31 August 2007


Monarch caterpillar on milkweedThe caterpillar of the Monarch butterfly is a lot easier to photograph than its parent. There were two of them on what is left of this common milkweed plant in the hayfield. After I took this, I transferred them onto another milkweed nearby which had a few remaining leaves. Milkweed is the only thing that Monarch caterpillars can eat, so it is a desirable plant for people who want to encourage butterflies to their gardens, but it is considered a weed by farmers as it is poisonous to sheep.

Identifying all the wild flowers we're seeing is sometimes easy, sometimes hard. I was surprised to see Golden Rod growing all over the place - it's generally seen as a weed here, rather than as a desirable cottage garden flower, as in the UK.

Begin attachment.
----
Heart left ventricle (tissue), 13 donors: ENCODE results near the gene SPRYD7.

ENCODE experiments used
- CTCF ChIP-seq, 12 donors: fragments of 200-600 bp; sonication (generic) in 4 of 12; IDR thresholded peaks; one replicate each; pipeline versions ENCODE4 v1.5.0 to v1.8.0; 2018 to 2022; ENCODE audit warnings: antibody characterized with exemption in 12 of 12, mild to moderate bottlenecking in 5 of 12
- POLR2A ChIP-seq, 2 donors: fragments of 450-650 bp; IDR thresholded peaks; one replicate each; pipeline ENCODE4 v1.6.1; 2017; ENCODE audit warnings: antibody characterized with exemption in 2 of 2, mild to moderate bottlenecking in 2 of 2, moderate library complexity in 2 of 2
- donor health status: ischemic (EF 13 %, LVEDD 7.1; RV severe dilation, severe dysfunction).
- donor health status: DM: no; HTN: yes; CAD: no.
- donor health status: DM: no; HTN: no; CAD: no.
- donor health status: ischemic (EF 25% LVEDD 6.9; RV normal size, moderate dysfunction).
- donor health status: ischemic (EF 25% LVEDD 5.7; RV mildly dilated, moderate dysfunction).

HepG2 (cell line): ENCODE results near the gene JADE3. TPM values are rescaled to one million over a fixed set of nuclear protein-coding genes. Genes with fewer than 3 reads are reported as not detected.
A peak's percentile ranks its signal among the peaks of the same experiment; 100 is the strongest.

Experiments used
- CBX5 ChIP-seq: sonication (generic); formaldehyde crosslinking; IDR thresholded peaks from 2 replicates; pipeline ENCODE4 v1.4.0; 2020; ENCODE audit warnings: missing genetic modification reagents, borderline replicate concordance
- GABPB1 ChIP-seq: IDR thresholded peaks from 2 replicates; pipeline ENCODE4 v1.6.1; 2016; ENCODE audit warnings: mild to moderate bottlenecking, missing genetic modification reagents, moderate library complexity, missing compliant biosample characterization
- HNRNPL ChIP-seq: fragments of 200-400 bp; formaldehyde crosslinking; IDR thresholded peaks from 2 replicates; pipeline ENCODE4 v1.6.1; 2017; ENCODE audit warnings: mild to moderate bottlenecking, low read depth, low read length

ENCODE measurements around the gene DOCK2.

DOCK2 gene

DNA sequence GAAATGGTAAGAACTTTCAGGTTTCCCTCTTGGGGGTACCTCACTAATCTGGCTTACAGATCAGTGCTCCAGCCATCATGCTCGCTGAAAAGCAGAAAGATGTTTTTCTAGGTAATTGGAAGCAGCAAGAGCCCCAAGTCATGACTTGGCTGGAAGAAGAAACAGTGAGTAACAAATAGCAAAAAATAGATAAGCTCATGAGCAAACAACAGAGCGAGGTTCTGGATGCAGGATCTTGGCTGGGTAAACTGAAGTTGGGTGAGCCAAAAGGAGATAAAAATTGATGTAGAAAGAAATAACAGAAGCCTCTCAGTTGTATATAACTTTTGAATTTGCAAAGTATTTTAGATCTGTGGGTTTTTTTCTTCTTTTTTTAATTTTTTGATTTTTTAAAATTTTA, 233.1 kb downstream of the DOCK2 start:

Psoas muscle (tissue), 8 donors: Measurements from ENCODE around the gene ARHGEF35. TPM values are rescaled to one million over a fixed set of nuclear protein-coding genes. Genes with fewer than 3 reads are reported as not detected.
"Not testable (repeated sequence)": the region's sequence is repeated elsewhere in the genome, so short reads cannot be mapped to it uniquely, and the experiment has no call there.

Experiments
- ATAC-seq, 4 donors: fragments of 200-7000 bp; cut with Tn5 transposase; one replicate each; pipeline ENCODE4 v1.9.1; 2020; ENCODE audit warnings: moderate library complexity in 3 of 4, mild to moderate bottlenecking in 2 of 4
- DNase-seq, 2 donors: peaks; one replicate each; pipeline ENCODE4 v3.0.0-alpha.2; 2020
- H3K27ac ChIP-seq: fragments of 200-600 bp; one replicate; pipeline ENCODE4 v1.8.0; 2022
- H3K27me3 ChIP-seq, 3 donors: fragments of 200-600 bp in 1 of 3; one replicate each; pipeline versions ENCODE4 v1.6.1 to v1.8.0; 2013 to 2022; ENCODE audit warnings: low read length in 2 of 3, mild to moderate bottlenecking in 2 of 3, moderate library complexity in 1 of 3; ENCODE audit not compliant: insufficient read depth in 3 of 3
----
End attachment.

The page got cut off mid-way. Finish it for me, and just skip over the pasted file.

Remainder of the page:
New England AsterI found this flower last night - initially thinking it was a thistle, but then on close inspection realised that it was an aster. I think it is a New England Aster. The Wikipedia article mentions that this is another wild flower that was taken back to Europe as a garden plant.

On the other hand, the Canadian Thistle seems always to be considered a weed, although I rather like both its flowers and its seed-heads. The butterflies love them too.Canadian Thistle flower
Bittersweet NightshadeThe bright red berries of this plant caught my eye this when out for my morning constitutional with the dog (who, by the way, has been waking us up repeatedly during the night ever since I wrote about how good he is at night-time). Its delicate lilac flowers look like those on potatoes, so I presumed that, like the potato, it would be a North American plant. Wrong again - it is Bittersweet Nightshade, which is European and poisonous and highly invasive. It does have some uses in herbal medicine though, so it's not a completely hopeless case.

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